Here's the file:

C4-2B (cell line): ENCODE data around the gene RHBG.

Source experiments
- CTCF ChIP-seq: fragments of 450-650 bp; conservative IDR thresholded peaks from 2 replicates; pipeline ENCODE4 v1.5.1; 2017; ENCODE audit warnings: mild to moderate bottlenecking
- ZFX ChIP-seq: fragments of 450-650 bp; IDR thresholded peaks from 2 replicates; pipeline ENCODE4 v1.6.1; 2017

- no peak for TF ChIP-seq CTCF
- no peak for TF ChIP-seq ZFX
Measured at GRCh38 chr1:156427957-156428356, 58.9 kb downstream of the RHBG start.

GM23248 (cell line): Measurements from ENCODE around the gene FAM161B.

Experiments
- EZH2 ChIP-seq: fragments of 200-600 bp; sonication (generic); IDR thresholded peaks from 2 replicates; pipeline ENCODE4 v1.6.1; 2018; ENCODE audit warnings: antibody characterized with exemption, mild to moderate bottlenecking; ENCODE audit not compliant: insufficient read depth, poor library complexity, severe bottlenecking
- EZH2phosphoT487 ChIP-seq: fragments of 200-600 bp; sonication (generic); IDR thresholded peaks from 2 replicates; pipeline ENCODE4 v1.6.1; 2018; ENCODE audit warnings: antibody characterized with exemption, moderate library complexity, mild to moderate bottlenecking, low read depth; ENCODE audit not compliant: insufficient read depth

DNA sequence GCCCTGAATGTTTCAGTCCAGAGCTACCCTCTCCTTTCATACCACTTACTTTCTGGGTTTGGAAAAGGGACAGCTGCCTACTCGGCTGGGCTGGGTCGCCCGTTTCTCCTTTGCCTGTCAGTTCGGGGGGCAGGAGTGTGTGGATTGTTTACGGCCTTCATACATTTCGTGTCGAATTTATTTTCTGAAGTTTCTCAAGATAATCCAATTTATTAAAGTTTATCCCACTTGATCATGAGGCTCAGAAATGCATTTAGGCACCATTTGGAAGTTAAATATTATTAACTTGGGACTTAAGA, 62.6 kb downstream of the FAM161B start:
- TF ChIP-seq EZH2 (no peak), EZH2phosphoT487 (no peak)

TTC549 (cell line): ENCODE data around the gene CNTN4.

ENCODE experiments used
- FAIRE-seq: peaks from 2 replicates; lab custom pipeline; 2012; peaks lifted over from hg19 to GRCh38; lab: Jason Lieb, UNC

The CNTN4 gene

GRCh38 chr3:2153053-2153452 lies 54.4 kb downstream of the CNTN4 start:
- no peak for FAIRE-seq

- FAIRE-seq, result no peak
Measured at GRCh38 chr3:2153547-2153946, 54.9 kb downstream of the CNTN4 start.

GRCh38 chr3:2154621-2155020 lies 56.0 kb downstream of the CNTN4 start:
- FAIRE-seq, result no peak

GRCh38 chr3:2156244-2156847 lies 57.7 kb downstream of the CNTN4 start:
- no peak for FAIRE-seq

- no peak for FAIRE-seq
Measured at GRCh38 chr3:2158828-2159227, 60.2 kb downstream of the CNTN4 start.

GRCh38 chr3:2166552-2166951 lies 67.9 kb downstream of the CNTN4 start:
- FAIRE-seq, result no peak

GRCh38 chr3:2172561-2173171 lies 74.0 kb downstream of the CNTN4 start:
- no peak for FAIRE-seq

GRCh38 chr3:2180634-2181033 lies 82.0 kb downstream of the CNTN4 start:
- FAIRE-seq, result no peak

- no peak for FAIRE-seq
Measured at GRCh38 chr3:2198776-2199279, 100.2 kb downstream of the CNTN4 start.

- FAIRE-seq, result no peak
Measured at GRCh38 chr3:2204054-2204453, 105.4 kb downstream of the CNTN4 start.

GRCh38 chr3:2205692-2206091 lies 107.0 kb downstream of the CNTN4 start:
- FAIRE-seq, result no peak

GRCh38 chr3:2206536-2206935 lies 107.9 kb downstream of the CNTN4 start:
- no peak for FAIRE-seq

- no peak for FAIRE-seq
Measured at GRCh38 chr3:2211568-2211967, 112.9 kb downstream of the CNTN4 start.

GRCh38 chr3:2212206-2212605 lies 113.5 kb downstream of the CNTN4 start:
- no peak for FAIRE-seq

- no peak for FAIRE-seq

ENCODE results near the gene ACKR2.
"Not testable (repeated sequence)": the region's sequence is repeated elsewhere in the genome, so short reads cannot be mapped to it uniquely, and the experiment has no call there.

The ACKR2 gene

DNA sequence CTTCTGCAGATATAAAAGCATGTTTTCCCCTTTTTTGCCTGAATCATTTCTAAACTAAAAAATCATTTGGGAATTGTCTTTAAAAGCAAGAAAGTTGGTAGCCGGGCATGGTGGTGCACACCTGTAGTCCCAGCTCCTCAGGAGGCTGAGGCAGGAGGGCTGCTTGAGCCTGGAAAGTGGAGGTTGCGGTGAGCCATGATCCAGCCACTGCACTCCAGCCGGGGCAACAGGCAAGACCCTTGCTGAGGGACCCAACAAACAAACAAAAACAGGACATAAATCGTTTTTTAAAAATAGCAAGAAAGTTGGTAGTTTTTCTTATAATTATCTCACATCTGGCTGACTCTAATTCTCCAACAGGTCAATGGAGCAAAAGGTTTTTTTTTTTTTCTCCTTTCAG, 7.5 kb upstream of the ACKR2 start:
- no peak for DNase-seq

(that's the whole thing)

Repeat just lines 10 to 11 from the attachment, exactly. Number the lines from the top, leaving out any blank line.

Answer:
- EZH2 ChIP-seq: fragments of 200-600 bp; sonication (generic); IDR thresholded peaks from 2 replicates; pipeline ENCODE4 v1.6.1; 2018; ENCODE audit warnings: antibody characterized with exemption, mild to moderate bottlenecking; ENCODE audit not compliant: insufficient read depth, poor library complexity, severe bottlenecking
- EZH2phosphoT487 ChIP-seq: fragments of 200-600 bp; sonication (generic); IDR thresholded peaks from 2 replicates; pipeline ENCODE4 v1.6.1; 2018; ENCODE audit warnings: antibody characterized with exemption, moderate library complexity, mild to moderate bottlenecking, low read depth; ENCODE audit not compliant: insufficient read depth